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Home / Health & Science

Scientists cast doubt on new coronavirus variant Deltacron

Health & ScienceBy Rosa Agutu | Thu,Jan 13 2022 00:00:00 UTC | 2 min read

 

Coronavirus mutation covid-19 illustration [Courtesy]

A scientist in Cyprus has reported a new Covid-19 variant, Deltacron, which has elements of Delta and Omicron. 

Leondios Kostrikis, a professor of biological sciences at the University of Cyprus, reported 25 cases of the variant among hospitalised patients even as other scientists cast doubt on the reports, saying the new 'variant' could be as a result of laboratory contamination.

Dr Krutika Kuppalli, a member of the World Health Organisation (WHO) Health Emergencies and Covid-19 Technical Team posted her skepticism on her Twitter handle. She said that “Omicron and Delta did not form a super variant” and thus “there is no such thing as #Deltacron (Just like there is no such thing as #Flurona).”

Covid 19 Time Series

 

Dr Kuppalli opined that Deltacron “is likely a sequencing artifact (lab contamination of Omicron fragments in a Delta specimen)”

On his YouTube channel, Dr John Campbell, said that there’s no evidence of the variant” but believes it could be as a result of lab contamination since the two variants are co-existing.”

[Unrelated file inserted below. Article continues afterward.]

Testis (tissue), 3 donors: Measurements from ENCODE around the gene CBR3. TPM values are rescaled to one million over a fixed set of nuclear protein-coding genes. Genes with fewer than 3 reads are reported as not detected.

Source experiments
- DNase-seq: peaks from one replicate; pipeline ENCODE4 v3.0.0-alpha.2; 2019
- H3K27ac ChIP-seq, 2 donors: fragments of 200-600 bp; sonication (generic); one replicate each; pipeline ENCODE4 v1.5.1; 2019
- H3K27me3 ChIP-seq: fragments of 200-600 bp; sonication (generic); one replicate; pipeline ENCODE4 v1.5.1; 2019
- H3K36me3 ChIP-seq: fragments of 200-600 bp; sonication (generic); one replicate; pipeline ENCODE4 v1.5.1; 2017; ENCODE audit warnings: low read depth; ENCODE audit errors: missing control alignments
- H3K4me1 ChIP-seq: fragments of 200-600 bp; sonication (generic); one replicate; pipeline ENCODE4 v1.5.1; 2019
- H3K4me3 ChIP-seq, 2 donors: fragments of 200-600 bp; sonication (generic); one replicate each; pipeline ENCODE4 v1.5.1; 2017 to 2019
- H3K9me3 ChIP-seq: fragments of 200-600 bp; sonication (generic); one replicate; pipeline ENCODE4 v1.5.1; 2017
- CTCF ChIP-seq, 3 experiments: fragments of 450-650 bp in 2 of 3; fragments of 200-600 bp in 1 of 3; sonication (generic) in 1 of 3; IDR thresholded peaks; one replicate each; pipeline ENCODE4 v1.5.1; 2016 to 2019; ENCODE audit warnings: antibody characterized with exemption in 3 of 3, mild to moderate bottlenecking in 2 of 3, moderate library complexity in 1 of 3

Samples of Deltacron variant have been taken to GISAID, an international database that monitors and shares official data on Covid-19.

The naming of Deltacron is another issue as WHO resorted to naming variants using letters of the Greek alphabet after consultation with scientists.

The Omicron variant which was first reported in South Africa was named after the 15th letter of the Greek alphabet.

The aim was to reduce stigmatisation as people tend to name a variant by the places they are first detected.

For example, the B.1.1.7 and B.1.351 variants were often referred to as the UK variant and the South African variant. Delta was first discovered in India, Gamma in Japan and Beta in South Africa.

WHO skipped the second letters just before Omicron the “Nu” and “Xi” and WHO spokesperson, Tarik Jasarevic, explained that Xi was not used since it is a common last name in China and “Nu” was skipped because it could mean New.

News of Deltacron comes at a time the Ministry of Health is keen on increasing the number of those vaccinated beyond the 10 million that had been vaccinated as at January 11.

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